After ditching radar sensors from its electronic driver-assist features in 2021, Tesla is now in the process of eliminating ultrasonic sensors as well. It means Tesla’s driver-assist features like Autopilot and Full Self-Driving will have to rely exclusively on Tesla Vision, the company’s in-house developed camera-based sensing system.

Tesla on Tuesday said it will end the installation of ultrasonic sensors on its Tesla Model 3 and Model Y built built for North America, Europe, and parts of Asia this month, and expects to end the installation for the vehicles built for other regions in the coming months. The automaker will do the same for the Model S and Model X in 2023.

Tesla vehicles have 12 of the ultrasonic sensors which are found on the front and rear ends. These are typically used for parking applications and to detect close objects.

Instead of these sensors, Tesla Vision relies on cameras and an algorithm Tesla has branded Occupancy Network. However, a few features that rely on the ultrasonic sensors, like Park Assist and Summon, will be disabled for a few months until Occupancy Network is up to scratch, Tesla said.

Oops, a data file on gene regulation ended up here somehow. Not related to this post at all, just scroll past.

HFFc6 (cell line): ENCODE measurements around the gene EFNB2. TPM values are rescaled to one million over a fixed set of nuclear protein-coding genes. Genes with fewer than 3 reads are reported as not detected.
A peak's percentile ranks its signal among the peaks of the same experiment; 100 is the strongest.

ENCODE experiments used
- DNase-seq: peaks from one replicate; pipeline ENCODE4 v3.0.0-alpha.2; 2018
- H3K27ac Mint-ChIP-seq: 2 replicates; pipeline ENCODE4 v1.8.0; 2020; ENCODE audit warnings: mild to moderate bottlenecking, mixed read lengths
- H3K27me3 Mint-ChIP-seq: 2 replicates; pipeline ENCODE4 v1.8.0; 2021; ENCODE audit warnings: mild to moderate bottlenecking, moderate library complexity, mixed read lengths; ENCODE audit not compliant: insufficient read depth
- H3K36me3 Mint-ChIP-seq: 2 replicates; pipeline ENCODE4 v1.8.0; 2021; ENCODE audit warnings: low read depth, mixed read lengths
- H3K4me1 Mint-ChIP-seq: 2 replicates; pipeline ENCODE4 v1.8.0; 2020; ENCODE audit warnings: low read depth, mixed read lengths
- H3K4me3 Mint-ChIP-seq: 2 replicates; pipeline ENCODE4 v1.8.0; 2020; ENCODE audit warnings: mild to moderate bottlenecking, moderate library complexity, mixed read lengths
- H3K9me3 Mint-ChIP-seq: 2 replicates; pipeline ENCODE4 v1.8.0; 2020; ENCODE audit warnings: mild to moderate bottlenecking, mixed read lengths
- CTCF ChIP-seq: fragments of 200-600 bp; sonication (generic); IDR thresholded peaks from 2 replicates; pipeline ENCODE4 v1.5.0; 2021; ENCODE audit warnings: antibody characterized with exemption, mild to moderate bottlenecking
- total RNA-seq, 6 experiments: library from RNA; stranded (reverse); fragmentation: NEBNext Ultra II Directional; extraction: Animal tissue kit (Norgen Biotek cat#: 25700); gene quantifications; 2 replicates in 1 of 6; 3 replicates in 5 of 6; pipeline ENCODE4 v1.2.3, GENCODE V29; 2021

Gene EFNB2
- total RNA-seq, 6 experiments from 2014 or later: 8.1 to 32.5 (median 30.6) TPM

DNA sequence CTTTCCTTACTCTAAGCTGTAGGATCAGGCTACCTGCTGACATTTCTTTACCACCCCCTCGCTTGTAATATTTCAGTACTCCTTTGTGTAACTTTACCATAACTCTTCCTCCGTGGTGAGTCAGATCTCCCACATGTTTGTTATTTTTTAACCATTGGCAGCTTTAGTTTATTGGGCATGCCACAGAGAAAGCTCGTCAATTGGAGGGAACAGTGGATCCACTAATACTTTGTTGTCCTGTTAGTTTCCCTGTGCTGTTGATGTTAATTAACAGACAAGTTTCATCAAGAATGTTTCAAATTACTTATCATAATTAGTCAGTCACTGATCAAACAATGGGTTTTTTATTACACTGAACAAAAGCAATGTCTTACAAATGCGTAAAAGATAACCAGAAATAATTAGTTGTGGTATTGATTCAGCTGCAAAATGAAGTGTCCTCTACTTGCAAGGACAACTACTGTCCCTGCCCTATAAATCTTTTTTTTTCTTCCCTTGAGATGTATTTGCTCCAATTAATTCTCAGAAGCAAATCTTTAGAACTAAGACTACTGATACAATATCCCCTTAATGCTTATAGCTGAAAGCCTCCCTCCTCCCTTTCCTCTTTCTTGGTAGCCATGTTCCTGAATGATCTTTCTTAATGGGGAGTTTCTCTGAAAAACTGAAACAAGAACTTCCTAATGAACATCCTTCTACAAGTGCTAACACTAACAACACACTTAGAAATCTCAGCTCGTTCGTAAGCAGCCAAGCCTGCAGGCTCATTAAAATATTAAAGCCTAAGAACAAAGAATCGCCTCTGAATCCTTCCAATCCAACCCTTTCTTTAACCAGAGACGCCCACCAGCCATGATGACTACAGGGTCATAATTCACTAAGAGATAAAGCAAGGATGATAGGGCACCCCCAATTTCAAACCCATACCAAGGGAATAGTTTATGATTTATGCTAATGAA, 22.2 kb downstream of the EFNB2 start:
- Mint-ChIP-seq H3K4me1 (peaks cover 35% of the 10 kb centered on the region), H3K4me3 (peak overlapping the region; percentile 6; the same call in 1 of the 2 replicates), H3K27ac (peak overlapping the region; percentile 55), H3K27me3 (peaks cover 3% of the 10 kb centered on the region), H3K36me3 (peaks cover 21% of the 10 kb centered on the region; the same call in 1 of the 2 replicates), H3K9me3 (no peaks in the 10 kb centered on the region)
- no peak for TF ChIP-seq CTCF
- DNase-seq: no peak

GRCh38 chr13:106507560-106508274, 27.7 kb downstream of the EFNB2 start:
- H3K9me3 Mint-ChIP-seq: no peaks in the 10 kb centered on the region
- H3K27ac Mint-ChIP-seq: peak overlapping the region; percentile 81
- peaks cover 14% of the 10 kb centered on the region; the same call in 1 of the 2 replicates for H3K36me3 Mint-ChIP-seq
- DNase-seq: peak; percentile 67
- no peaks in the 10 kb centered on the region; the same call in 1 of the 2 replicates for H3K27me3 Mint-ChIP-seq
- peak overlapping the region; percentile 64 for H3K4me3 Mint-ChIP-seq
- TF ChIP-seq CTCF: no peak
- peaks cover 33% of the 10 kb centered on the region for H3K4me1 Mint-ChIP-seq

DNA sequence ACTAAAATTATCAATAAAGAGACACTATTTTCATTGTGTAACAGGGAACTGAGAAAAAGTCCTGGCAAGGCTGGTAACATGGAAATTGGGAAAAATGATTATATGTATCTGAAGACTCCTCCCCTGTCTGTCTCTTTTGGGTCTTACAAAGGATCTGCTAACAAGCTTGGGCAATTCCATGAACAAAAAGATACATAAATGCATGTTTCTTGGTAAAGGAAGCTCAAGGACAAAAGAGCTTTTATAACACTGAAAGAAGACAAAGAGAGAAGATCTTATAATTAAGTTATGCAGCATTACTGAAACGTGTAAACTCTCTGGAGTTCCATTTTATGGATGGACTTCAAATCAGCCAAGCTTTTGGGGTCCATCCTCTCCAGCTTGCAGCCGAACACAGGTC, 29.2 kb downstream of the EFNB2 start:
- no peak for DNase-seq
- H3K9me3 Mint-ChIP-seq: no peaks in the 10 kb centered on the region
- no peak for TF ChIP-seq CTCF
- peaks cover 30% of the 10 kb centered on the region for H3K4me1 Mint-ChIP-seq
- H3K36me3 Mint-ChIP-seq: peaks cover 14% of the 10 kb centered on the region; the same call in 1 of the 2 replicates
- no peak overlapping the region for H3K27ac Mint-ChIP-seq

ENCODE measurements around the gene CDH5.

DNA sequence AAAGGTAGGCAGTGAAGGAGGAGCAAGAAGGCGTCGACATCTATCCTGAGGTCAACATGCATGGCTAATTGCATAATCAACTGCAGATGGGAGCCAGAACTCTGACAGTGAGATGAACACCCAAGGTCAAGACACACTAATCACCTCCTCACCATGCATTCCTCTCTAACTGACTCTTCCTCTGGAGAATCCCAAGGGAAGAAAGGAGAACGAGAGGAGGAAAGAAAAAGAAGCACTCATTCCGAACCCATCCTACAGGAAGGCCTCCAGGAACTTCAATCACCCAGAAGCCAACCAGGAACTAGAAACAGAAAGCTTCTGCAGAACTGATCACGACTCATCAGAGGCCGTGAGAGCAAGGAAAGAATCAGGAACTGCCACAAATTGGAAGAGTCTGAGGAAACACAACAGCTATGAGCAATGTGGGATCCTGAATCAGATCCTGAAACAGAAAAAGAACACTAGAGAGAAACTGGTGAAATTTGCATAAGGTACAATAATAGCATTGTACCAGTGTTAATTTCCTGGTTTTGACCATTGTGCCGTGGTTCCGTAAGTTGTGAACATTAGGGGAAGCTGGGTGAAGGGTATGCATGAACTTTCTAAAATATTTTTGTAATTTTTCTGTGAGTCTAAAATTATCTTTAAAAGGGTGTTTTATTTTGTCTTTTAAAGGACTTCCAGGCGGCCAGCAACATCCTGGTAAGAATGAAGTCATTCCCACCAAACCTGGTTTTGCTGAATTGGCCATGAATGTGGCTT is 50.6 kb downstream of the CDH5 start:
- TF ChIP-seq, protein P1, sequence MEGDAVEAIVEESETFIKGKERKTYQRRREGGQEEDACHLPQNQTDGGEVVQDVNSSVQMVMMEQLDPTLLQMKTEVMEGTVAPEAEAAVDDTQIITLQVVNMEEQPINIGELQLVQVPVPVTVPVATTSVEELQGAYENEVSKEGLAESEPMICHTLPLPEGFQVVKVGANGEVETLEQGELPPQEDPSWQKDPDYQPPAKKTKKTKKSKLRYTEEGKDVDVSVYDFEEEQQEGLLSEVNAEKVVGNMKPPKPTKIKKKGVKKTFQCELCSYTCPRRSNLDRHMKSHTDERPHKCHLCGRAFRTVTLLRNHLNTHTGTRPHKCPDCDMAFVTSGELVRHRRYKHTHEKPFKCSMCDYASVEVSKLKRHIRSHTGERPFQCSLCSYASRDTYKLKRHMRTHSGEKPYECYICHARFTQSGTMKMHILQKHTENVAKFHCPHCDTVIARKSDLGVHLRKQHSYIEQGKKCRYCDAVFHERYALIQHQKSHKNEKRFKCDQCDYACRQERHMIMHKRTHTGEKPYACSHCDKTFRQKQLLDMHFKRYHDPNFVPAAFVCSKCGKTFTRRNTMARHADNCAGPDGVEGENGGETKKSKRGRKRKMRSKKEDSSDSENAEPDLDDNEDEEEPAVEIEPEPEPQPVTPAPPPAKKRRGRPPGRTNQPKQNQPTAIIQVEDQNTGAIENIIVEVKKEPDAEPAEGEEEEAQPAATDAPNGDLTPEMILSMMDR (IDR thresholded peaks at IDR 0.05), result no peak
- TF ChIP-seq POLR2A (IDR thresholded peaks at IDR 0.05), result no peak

You might be wondering why Tesla would want to remove sensors, especially considering the company’s self-driving capability is far short of CEO Elon Musk’s promise of vehicles that can drive without anyone behind the wheel. The move will help Tesla save on costs and the use of chips, but Musk has also said the additional signal or noise generated by the sensors in combination with Tesla Vision makes the driver-assist features perform worse than Tesla Vision on its own, though he didn’t rule out adding back sensors if the performance is improved.

In the case of radar, Model 3 and Model Y vehicles with Tesla Vision alone have either maintained or improved their active safety ratings in the U.S. and Europe, compared to vehicles also equipped with radar, according to Tesla. The company also said the vehicles with Tesla Vision alone also performed better in pedestrian automatic emergency braking intervention. These assertions have not been confirmed by U.S. safety agencies.

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